Source code for photometry.halo.halo_photometry

#!/usr/bin/env python3
# -*- coding: utf-8 -*-
"""
Halo Photometry.

.. codeauthor:: Benjamin Pope <benjamin.pope@nyu.edu>
.. codeauthor:: Tim White <white@phys.au.dk>
.. codeauthor:: Rasmus Handberg <rasmush@phys.au.dk>
"""

import logging
import os.path
import contextlib
import numpy as np
from astropy.table import Table
import halophot
from halophot.halo_tools import do_lc
from ..plots import matplotlib, plt, plot_image, save_figure
from .. import BasePhotometry, STATUS
from ..quality import TESSQualityFlags
from ..utilities import mag2flux, LoggerWriter

#--------------------------------------------------------------------------------------------------
[docs]class HaloPhotometry(BasePhotometry): """ Use halo photometry to observe very saturated stars. .. codeauthor:: Benjamin Pope <benjamin.pope@nyu.edu> .. codeauthor:: Tim White <white@phys.au.dk> .. codeauthor:: Rasmus Handberg <rasmush@phys.au.dk> """
[docs] def __init__(self, *args, **kwargs): # Call the parent initializing: # This will set several default settings super().__init__(*args, **kwargs)
#----------------------------------------------------------------------------------------------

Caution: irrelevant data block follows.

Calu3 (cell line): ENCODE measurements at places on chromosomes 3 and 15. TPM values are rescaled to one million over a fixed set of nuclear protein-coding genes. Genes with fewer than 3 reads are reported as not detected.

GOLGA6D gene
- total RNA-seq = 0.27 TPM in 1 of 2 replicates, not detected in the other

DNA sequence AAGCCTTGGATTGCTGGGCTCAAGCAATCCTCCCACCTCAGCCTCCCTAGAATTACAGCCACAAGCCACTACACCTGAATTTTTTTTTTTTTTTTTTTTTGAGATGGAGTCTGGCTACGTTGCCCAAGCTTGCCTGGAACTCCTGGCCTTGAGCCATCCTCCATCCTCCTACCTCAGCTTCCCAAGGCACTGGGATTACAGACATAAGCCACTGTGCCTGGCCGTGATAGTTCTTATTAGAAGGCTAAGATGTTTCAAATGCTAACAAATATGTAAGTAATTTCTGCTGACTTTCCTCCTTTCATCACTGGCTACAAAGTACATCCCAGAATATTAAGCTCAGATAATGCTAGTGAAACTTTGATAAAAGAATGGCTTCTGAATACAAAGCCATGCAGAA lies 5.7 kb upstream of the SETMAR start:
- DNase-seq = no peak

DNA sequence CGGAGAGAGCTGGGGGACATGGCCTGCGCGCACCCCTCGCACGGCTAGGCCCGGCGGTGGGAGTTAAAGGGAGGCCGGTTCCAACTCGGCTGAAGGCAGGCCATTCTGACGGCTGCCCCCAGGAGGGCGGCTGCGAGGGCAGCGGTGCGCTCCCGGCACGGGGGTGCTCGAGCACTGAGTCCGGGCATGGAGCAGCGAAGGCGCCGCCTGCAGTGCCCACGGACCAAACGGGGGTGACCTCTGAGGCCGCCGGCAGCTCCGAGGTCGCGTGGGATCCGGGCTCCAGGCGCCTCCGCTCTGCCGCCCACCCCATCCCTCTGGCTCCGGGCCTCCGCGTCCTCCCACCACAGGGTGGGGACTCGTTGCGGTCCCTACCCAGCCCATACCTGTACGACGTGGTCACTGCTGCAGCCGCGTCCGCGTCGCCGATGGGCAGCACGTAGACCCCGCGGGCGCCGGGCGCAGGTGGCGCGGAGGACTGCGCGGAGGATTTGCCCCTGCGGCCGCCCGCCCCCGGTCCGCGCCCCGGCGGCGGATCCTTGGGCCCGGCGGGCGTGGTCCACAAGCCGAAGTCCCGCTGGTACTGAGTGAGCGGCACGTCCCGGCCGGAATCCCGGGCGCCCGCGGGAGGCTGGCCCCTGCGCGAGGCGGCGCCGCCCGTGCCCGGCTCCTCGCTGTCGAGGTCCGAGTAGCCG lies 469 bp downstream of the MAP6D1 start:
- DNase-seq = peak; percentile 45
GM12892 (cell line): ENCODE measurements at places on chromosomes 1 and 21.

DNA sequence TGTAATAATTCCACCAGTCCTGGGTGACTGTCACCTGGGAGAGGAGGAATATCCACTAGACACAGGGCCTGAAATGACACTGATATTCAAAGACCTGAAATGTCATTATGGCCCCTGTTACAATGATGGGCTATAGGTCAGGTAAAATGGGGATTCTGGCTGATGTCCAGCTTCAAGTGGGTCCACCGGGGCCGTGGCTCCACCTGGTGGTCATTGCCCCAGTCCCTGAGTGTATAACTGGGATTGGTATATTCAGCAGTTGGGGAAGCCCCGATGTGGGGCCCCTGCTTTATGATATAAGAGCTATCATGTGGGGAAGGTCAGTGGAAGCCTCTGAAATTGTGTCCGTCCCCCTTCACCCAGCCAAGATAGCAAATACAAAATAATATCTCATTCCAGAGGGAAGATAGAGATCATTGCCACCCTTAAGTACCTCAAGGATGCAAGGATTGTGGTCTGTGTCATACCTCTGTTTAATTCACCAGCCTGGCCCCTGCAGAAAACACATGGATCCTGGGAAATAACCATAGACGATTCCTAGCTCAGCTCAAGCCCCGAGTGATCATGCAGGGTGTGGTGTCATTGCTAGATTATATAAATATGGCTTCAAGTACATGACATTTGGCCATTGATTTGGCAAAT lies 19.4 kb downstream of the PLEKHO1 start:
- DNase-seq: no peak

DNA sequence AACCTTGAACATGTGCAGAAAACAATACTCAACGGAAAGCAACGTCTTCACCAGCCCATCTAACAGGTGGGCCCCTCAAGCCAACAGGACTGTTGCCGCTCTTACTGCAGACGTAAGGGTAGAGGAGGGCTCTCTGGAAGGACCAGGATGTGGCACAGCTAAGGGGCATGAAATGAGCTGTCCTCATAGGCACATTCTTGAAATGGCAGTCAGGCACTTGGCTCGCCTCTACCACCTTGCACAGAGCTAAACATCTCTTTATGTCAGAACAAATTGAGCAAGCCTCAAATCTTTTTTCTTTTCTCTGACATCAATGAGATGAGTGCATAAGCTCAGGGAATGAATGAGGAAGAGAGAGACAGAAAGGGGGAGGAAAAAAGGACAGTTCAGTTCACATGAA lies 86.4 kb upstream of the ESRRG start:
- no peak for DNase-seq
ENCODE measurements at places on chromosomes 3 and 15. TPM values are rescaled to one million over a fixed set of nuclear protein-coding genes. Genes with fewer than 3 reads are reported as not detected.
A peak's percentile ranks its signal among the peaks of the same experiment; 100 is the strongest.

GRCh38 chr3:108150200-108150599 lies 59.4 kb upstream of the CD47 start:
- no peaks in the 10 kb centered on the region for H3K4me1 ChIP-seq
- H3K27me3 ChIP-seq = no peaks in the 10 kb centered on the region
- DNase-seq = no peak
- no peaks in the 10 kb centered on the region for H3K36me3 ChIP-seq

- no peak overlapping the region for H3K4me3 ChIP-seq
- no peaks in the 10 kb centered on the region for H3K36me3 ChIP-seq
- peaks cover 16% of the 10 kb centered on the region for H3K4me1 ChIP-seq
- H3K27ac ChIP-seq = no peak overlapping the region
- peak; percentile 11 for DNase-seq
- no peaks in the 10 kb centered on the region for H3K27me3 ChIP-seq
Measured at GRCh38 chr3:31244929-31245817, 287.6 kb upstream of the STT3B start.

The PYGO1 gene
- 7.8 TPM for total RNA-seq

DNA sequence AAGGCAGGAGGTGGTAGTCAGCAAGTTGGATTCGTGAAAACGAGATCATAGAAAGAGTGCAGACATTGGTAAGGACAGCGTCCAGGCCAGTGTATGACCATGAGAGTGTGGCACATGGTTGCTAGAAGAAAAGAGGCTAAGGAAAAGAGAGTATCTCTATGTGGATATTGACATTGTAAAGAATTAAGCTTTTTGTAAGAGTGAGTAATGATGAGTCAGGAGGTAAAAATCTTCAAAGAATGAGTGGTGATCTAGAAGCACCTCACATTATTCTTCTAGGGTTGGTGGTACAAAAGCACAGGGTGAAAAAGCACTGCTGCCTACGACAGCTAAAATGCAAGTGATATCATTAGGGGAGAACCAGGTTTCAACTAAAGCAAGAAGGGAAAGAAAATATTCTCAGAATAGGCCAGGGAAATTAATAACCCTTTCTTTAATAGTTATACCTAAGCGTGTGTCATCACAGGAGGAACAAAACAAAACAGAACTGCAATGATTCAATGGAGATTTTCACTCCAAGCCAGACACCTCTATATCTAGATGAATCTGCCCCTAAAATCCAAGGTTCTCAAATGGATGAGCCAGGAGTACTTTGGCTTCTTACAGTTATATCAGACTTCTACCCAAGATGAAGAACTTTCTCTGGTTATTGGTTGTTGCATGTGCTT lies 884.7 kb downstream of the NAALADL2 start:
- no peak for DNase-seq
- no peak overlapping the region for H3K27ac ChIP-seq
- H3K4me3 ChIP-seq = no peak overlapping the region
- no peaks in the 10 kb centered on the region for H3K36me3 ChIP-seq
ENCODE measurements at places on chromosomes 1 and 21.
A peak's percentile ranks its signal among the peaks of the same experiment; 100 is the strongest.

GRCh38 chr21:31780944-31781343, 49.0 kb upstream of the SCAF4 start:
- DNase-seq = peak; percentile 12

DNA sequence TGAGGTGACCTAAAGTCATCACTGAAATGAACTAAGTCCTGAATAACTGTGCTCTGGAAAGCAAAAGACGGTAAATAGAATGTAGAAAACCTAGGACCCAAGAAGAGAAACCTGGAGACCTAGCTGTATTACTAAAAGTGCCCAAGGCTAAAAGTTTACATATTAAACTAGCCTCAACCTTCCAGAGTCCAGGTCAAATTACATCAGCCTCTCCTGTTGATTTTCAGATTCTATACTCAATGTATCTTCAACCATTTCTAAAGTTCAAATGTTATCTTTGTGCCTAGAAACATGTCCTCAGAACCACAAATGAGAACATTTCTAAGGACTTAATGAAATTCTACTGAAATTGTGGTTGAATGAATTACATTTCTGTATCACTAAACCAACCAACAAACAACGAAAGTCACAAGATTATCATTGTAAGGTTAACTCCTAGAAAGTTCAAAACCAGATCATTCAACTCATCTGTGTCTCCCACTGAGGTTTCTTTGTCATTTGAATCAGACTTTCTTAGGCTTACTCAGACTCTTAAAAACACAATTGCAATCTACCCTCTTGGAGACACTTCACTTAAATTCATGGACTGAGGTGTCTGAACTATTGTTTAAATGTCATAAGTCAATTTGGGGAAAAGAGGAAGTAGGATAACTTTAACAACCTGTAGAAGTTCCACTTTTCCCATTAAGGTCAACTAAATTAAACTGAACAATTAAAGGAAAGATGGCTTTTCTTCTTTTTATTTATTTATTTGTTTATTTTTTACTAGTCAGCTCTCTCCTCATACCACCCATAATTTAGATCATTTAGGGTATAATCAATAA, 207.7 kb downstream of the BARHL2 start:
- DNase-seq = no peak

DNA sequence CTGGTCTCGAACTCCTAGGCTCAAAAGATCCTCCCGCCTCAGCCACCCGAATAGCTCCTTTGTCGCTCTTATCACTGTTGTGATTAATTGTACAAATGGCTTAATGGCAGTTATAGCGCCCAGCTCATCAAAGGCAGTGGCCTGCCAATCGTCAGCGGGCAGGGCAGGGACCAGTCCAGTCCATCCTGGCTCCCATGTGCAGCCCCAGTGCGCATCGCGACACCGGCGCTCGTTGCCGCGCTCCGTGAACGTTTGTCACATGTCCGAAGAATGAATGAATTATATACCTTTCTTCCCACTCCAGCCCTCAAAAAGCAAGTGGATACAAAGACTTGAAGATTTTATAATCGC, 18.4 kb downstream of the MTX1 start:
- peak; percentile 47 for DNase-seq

[docs] def do_photometry(self): """ Performs 'halo' TV-min weighted-aperture photometry. Parameters ---------- aperture_mask : array-like, 'pipeline', or 'all' A boolean array describing the aperture such that `False` means that the pixel will be masked out. If the string 'all' is passed, all pixels will be used. The default behavior is to use the Kepler pipeline mask. splits : tuple, (None, None) or (2152,2175) etc. A tuple including two times at which to split the light curve and run halo separately outside these splits. sub : int Do you want to subsample every nth pixel in your light curve? Not advised, but can come in handy for very large TPFs. maxiter: int Number of iterations to optimize. 101 is default & usually sufficient. w_init: None or array-like. Initialize weights with a particular weight vector - useful if you have already run TV-min and want to update, but otherwise set to None and it will have default initialization. random_init: Boolean If False, and w_init is None, it will initialize with uniform weights; if True, it will initialize with random weights. False is usually better. thresh: float A float greater than 0. Pixels less than this fraction of the maximum flux at any pixel will be masked out - this is to deal with saturation. Because halo is usually intended for saturated stars, the default is 0.8, to deal with saturated pixels. If your star is not saturated, set this greater than 1.0. objective: string Objective function: can be tv, tv_o2, l2v, or l3v. analytic: Boolean If True, it will optimize the TV with autograd analytic derivatives, which is several orders of magnitude faster than with numerical derivatives. This is by default True but you can run it numerically with False if you prefer. sigclip: Boolean If True, it will iteratively run the TV-min algorithm clipping outliers. Use this for data with a lot of outliers, but by default it is set False. """ # Start logger to use for print logger = logging.getLogger(__name__) logger.info("starid: %d", self.starid) # Halophot settings: splits = (None, None) sub = 1 maxiter = 101 w_init = None random_init = False thresh = -1 minflux = -100.0 objective = 'tv' analytic = True sigclip = False dist_max = 20.0 # In the case of FFI, set the size of the postage stamp to be just slightly larger than # the maximum distance from the target (allowing for one pixel on each side): if self.datasource == 'ffi': self.resize_stamp(width=dist_max+2, height=dist_max+2) logger.info("Target position in stamp: (%f, %f)", self.target_pos_row_stamp, self.target_pos_column_stamp) # Initialize logger.info('Formatting data for halo') indx_goodtimes = np.isfinite(self.lightcurve['time']) time = self.lightcurve['time'][indx_goodtimes] flux = self.images_cube.T[indx_goodtimes, :, :] # Cut out pixels closer than 20 pixels, that were actually observed: # TODO: We should maybe use self.resize_stamp instead, at least for FFIs. # TODO: Should the limit scale with Tmag? # TODO: Is there a one pixel offset in dist? cols, rows = self.get_pixel_grid() dist = np.sqrt((cols - self.target_pos_column)**2 + (rows - self.target_pos_row)**2) pixel_mask = (self.aperture & 1 != 0) & (dist <= dist_max) # Cut out the pixel mask in flux cube: flux[:, ~pixel_mask.T] = np.NaN # Find timestamps where the timeseries should be split: if self.sector == 1: split_times = (1339., 1347.366, 1349.315) elif self.sector == 2: split_times = (1368.,) elif self.sector == 3: split_times = (1395.52,) elif self.sector == 8: split_times = (1529.50,) else: # If nothing has been explicitely defined for this sector, # let's see of there is a large gap somewhere near the middle of # timeseries, that is properly due to the data downlink. # If a single hole is found, use it, otherwise don't try to be # to clever, and just don't split the timeseries. timecorr = self.lightcurve['timecorr'][indx_goodtimes] t = time - timecorr dt = np.append(np.diff(t), 0) t0 = np.nanmin(t) Ttot = np.nanmax(t) - t0 indx = (t0+0.30*Ttot < t) & (t < t0+0.70*Ttot) & (dt > 0.5) if np.sum(indx) == 1: indx = np.where(indx)[0][0] thole = 0.5*(t[indx] + t[indx+1]) + timecorr[indx] logger.info("Automatically found split: %f", thole) split_times = (thole,) else: logger.warning("No split-timestamps have been defined for this sector") split_times = None # TODO: Is this correct? # Ensure that we are not splitting outside the provided time: if split_times is not None: split_times = tuple([st for st in split_times if np.min(time) < st < np.max(time)]) if not split_times: split_times = None logger.debug("Split times: %s", split_times) # Get the position of the main target col = self.target_pos_column + self.lightcurve['pos_corr'][:, 0] row = self.target_pos_row + self.lightcurve['pos_corr'][:, 1] # Put together timeseries table in the format that halophot likes: ts = Table({ 'time': time, 'cadence': self.lightcurve['cadenceno'][indx_goodtimes], 'x': col[indx_goodtimes], 'y': row[indx_goodtimes], 'quality': self.lightcurve['quality'][indx_goodtimes] }) # Run the halo photometry core function try: # Redirect stdout to logger.info with contextlib.redirect_stdout(LoggerWriter(logger)): pf, ts, weights, weightmap_dict, pixels_sub = do_lc( flux, ts, splits, sub, maxiter=maxiter, split_times=split_times, w_init=w_init, random_init=random_init, thresh=thresh, minflux=minflux, objective=objective, analytic=analytic, sigclip=sigclip, verbose=logger.isEnabledFor(logging.INFO), mission='TESS', bitmask=TESSQualityFlags.DEFAULT_BITMASK ) except: # noqa: E722 logger.exception('Halo optimization failed') return STATUS.ERROR # Fix for halophot sometimes not returning lists: for key, value in weightmap_dict.items(): if not isinstance(value, list): weightmap_dict[key] = [value] # Rescale the extracted flux: normfactor = mag2flux(self.target['tmag']) self.lightcurve['flux'][indx_goodtimes] = ts['corr_flux'] * normfactor # Create mapping from each cadence to which weightmap was used: wmindx = np.zeros_like(indx_goodtimes, dtype=int) for k, (cad1, cad2) in enumerate(zip(weightmap_dict['initial_cadence'], weightmap_dict['final_cadence'])): wmindx[(self.lightcurve['cadenceno'] >= cad1) & (self.lightcurve['cadenceno'] <= cad2)] = k # Calculate the flux error by uncertainty propergation: for k, imgerr in enumerate(self.images_err): if not indx_goodtimes[k]: continue wm = weightmap_dict['weightmap'][wmindx[k]] # Get the weightmap for this cadence self.lightcurve['flux_err'][k] = np.abs(normfactor) * np.sqrt(np.nansum( wm**2 * imgerr**2 )) self.lightcurve['pos_centroid'][:,0] = col # we don't actually calculate centroids self.lightcurve['pos_centroid'][:,1] = row # Save the weightmap into special property which will make sure # that it is saved into the final FITS output files: self.halo_weightmap = weightmap_dict # Plotting: if self.plot: logger.info('Plotting weight map') for k, wm in enumerate(weightmap_dict['weightmap']): # Create normalization for plot: wm[~pixel_mask] = np.NaN vlim = np.nanmax(np.abs(wm)) norm = matplotlib.colors.SymLogNorm(linthresh=0.1*vlim, vmin=-vlim, vmax=vlim, base=10) # Create plot: fig, ax = plt.subplots() plot_image(wm, ax=ax, scale=norm, title='TV-min Weightmap', cmap='bwr', cbar='right', clabel='Weights') save_figure(os.path.join(self.plot_folder, f'{self.starid:d}_weightmap_{k+1:d}'), fig=fig) plt.close(fig) # Add additional headers specific to this method: self.additional_headers['HALO_VER'] = (halophot.__version__, 'Version of halophot') self.additional_headers['HALO_OBJ'] = (objective, 'Halophot objective function') self.additional_headers['HALO_THR'] = (thresh, 'Halophot saturated pixel threshold') self.additional_headers['HALO_MXI'] = (maxiter, 'Halophot maximum optimisation iterations') self.additional_headers['HALO_SCL'] = (sigclip, 'Halophot sigma clipping enabled') self.additional_headers['HALO_MFL'] = (minflux, 'Halophot minimum flux') # Return mask used for photometry: self.final_phot_mask = pixel_mask # Check if there are other targets in the mask that could then be skipped from # processing, and report this back to the TaskManager. The TaskManager will decide # if this means that this target or the other targets should be skipped in the end. cols, rows = self.get_pixel_grid() skip_targets = [t['starid'] for t in self.catalog if t['starid'] != self.starid and np.any(pixel_mask & (rows == np.round(t['row'])+1) & (cols == np.round(t['column'])+1))] if skip_targets: logger.info("These stars could be skipped: %s", skip_targets) self.report_details(skip_targets=skip_targets) # Return whether you think it went well: return STATUS.OK